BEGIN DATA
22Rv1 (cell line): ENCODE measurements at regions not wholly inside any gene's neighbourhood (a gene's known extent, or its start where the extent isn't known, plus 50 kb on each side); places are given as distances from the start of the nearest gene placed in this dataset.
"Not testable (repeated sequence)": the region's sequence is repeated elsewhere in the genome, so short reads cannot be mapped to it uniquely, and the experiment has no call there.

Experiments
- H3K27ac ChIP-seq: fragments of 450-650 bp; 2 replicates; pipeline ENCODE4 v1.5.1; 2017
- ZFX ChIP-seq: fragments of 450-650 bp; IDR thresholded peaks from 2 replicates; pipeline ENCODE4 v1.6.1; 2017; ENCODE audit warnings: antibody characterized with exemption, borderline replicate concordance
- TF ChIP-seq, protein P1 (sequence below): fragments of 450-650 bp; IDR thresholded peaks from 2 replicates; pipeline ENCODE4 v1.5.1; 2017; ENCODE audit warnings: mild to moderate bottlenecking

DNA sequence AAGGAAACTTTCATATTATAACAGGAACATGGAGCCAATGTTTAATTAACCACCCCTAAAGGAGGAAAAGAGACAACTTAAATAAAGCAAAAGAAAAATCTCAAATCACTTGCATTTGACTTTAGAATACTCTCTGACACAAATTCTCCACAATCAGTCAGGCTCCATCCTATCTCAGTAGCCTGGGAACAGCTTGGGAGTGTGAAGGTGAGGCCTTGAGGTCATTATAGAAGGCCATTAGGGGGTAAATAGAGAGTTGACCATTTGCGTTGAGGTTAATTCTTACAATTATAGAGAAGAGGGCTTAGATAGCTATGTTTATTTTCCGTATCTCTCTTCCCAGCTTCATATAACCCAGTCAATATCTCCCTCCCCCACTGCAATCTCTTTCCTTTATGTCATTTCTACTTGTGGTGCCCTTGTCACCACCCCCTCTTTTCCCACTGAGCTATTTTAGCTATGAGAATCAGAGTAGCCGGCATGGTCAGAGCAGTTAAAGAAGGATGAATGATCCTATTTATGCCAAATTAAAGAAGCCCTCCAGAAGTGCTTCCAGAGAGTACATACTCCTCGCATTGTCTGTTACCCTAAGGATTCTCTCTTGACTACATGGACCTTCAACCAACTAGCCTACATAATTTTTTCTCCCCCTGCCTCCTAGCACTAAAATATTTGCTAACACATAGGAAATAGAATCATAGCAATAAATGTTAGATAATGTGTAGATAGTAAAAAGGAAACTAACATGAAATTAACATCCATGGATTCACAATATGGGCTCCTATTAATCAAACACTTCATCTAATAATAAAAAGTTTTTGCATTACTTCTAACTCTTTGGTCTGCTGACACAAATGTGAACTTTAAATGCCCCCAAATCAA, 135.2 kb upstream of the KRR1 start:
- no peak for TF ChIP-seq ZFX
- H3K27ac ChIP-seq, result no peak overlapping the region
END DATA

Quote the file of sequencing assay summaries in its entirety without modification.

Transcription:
22Rv1 (cell line): ENCODE measurements at regions not wholly inside any gene's neighbourhood (a gene's known extent, or its start where the extent isn't known, plus 50 kb on each side); places are given as distances from the start of the nearest gene placed in this dataset.
"Not testable (repeated sequence)": the region's sequence is repeated elsewhere in the genome, so short reads cannot be mapped to it uniquely, and the experiment has no call there.

Experiments
- H3K27ac ChIP-seq: fragments of 450-650 bp; 2 replicates; pipeline ENCODE4 v1.5.1; 2017
- ZFX ChIP-seq: fragments of 450-650 bp; IDR thresholded peaks from 2 replicates; pipeline ENCODE4 v1.6.1; 2017; ENCODE audit warnings: antibody characterized with exemption, borderline replicate concordance
- TF ChIP-seq, protein P1 (sequence below): fragments of 450-650 bp; IDR thresholded peaks from 2 replicates; pipeline ENCODE4 v1.5.1; 2017; ENCODE audit warnings: mild to moderate bottlenecking

DNA sequence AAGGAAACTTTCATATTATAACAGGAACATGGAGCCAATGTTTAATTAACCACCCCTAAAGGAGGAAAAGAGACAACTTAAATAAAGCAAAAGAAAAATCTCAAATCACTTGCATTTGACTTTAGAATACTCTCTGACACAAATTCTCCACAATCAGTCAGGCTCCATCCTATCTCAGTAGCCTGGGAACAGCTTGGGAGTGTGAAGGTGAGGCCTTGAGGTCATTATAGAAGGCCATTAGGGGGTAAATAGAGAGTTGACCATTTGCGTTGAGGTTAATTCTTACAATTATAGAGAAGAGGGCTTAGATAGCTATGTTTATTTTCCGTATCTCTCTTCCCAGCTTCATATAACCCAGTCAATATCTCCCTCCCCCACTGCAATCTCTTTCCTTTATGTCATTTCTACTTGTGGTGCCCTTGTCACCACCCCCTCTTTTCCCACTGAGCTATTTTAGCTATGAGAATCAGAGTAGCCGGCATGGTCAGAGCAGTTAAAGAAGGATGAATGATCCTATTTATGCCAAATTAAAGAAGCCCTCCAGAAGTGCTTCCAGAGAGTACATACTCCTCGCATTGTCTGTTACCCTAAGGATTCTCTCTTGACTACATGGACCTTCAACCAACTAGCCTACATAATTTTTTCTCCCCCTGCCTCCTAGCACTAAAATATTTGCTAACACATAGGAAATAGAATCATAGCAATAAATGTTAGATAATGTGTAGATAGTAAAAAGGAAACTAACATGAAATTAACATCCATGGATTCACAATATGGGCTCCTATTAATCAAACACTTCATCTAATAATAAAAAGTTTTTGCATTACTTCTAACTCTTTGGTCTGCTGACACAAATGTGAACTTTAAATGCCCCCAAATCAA, 135.2 kb upstream of the KRR1 start:
- no peak for TF ChIP-seq ZFX
- H3K27ac ChIP-seq, result no peak overlapping the region